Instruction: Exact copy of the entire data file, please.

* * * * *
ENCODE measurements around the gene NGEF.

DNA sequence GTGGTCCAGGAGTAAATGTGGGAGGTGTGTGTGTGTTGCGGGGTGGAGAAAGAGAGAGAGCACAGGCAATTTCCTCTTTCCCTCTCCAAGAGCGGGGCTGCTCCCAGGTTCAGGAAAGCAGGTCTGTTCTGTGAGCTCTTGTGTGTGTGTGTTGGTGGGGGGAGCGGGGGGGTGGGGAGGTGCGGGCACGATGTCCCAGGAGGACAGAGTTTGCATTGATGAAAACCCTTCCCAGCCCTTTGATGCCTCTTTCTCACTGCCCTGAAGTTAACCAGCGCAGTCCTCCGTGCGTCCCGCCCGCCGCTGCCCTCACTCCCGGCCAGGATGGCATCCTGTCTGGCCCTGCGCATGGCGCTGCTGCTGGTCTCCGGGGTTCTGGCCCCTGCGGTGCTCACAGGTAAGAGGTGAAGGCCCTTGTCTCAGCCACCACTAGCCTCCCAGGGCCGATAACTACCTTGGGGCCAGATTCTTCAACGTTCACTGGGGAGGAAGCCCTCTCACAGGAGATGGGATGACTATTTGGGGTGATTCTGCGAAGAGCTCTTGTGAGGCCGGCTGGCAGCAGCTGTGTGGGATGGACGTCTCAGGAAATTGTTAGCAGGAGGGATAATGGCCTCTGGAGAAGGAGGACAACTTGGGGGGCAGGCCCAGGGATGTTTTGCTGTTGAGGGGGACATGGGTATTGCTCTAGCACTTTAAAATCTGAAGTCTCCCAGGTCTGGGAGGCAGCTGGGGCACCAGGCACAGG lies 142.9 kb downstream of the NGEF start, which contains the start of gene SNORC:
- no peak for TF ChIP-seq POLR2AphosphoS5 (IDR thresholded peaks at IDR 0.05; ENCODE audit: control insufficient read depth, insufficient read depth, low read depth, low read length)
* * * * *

ENCODE measurements around the gene NGEF.

DNA sequence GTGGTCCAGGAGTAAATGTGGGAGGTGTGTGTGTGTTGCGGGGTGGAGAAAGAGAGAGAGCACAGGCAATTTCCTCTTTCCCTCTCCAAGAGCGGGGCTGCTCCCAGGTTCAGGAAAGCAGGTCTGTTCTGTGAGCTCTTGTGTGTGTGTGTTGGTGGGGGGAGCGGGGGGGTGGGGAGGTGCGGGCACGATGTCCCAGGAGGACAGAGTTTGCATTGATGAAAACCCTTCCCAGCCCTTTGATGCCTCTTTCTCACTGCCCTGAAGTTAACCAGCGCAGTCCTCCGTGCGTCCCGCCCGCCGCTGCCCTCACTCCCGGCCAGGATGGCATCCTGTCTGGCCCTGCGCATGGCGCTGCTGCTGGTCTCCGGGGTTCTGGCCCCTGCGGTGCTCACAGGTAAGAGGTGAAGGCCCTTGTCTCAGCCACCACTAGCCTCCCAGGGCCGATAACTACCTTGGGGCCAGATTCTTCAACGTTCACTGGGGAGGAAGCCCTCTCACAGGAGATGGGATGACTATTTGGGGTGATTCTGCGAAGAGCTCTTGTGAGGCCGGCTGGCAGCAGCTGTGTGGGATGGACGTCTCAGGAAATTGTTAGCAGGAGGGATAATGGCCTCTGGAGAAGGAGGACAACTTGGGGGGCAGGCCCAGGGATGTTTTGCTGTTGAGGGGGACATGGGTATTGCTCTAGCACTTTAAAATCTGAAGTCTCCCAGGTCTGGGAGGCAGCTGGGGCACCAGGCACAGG lies 142.9 kb downstream of the NGEF start, which contains the start of gene SNORC:
- no peak for TF ChIP-seq POLR2AphosphoS5 (IDR thresholded peaks at IDR 0.05; ENCODE audit: control insufficient read depth, insufficient read depth, low read depth, low read length)